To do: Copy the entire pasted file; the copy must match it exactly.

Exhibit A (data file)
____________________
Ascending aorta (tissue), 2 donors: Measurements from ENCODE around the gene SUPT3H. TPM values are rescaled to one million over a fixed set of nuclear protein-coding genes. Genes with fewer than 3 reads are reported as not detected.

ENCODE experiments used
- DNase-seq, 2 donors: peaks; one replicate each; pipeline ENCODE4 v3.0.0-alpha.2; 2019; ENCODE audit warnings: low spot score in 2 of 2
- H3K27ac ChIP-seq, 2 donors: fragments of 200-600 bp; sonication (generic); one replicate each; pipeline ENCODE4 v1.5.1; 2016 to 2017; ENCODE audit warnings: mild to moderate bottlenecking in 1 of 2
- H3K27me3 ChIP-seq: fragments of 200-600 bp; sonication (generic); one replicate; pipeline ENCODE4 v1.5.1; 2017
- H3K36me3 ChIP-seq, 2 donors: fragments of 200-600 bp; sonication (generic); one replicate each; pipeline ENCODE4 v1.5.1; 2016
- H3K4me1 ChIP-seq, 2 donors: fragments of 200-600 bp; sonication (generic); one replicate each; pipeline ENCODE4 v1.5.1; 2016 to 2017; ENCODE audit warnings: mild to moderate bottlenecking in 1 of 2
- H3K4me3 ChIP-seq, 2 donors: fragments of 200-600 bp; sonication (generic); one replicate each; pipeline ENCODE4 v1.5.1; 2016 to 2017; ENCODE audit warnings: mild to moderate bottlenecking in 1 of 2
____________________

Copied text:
Ascending aorta (tissue), 2 donors: Measurements from ENCODE around the gene SUPT3H. TPM values are rescaled to one million over a fixed set of nuclear protein-coding genes. Genes with fewer than 3 reads are reported as not detected.

ENCODE experiments used
- DNase-seq, 2 donors: peaks; one replicate each; pipeline ENCODE4 v3.0.0-alpha.2; 2019; ENCODE audit warnings: low spot score in 2 of 2
- H3K27ac ChIP-seq, 2 donors: fragments of 200-600 bp; sonication (generic); one replicate each; pipeline ENCODE4 v1.5.1; 2016 to 2017; ENCODE audit warnings: mild to moderate bottlenecking in 1 of 2
- H3K27me3 ChIP-seq: fragments of 200-600 bp; sonication (generic); one replicate; pipeline ENCODE4 v1.5.1; 2017
- H3K36me3 ChIP-seq, 2 donors: fragments of 200-600 bp; sonication (generic); one replicate each; pipeline ENCODE4 v1.5.1; 2016
- H3K4me1 ChIP-seq, 2 donors: fragments of 200-600 bp; sonication (generic); one replicate each; pipeline ENCODE4 v1.5.1; 2016 to 2017; ENCODE audit warnings: mild to moderate bottlenecking in 1 of 2
- H3K4me3 ChIP-seq, 2 donors: fragments of 200-600 bp; sonication (generic); one replicate each; pipeline ENCODE4 v1.5.1; 2016 to 2017; ENCODE audit warnings: mild to moderate bottlenecking in 1 of 2